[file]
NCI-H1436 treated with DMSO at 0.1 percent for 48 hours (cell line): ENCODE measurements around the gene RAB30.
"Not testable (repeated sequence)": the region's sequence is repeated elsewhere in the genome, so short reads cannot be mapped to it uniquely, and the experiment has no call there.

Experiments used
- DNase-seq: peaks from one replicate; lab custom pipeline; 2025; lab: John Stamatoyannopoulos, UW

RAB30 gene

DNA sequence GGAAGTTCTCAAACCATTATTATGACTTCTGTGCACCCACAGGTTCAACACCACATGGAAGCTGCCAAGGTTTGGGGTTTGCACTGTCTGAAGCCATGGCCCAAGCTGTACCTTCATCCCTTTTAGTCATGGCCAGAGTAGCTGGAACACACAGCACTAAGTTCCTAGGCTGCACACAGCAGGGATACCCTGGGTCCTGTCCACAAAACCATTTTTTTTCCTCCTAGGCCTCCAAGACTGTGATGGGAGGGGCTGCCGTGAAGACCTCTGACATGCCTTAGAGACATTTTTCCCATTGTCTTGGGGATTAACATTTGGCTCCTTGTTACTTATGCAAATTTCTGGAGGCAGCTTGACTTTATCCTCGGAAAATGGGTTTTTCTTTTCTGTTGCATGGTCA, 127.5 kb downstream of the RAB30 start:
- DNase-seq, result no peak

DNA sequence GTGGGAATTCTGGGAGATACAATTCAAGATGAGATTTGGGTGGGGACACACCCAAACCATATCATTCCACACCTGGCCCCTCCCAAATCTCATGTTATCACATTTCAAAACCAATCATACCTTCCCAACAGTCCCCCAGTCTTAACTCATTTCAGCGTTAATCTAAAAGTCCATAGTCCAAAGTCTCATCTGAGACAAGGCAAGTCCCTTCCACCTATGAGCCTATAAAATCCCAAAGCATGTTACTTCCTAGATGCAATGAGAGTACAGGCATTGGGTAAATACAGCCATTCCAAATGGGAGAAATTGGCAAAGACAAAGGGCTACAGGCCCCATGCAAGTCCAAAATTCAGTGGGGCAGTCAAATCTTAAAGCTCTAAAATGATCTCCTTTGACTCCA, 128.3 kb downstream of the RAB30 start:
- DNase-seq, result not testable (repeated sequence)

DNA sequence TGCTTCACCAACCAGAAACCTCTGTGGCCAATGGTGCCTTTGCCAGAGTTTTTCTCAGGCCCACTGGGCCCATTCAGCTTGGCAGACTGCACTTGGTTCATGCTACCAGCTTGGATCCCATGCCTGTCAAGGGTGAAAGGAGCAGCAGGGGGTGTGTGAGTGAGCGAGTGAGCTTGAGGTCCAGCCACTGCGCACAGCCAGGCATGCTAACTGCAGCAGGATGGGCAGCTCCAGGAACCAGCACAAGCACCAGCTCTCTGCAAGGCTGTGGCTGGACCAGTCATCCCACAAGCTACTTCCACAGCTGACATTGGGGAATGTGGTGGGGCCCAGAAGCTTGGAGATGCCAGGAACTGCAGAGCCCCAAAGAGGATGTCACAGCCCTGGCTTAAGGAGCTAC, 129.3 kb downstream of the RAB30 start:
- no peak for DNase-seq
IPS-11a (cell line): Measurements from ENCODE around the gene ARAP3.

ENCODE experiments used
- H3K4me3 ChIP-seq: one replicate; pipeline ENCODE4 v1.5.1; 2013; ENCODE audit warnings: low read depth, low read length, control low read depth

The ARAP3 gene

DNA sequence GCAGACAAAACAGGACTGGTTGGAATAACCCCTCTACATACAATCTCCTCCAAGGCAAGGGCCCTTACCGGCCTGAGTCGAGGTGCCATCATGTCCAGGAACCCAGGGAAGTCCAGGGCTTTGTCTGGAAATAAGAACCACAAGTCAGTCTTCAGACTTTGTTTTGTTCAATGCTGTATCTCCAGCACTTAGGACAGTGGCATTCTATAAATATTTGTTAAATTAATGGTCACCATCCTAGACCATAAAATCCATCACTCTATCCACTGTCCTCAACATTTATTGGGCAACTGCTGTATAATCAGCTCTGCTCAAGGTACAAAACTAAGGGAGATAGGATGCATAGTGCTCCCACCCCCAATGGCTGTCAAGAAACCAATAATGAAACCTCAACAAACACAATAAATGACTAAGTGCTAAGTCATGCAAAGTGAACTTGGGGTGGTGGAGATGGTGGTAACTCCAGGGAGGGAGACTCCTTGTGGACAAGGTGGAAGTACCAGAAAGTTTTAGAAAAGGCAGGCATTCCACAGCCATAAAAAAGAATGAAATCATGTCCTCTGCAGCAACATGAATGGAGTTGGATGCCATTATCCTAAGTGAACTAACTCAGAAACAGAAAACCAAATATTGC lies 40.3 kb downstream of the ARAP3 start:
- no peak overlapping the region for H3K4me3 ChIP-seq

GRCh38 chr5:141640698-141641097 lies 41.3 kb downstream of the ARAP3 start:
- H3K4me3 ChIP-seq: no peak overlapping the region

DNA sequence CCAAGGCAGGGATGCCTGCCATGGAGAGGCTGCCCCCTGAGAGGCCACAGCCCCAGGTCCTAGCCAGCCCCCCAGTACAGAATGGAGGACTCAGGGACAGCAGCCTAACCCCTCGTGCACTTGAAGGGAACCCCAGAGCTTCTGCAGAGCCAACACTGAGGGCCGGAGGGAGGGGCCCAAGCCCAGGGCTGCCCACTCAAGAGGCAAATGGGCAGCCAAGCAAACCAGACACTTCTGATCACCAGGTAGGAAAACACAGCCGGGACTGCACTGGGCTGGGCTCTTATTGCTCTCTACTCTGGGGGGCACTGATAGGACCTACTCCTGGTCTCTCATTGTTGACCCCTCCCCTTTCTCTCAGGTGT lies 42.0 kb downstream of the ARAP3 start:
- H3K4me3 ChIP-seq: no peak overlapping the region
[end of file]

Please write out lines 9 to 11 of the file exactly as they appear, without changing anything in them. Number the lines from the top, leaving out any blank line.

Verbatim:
- DNase-seq, result not testable (repeated sequence)

DNA sequence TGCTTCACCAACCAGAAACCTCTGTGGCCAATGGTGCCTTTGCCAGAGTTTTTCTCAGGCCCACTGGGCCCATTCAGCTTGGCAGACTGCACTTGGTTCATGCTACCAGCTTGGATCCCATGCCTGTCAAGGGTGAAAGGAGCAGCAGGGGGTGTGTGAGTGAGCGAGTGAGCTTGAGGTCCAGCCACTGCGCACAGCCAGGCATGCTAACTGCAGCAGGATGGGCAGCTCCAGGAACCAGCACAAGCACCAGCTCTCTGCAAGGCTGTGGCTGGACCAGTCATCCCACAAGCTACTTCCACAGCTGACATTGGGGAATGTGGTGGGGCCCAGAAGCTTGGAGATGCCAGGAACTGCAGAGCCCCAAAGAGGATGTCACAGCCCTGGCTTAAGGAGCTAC, 129.3 kb downstream of the RAB30 start:
- no peak for DNase-seq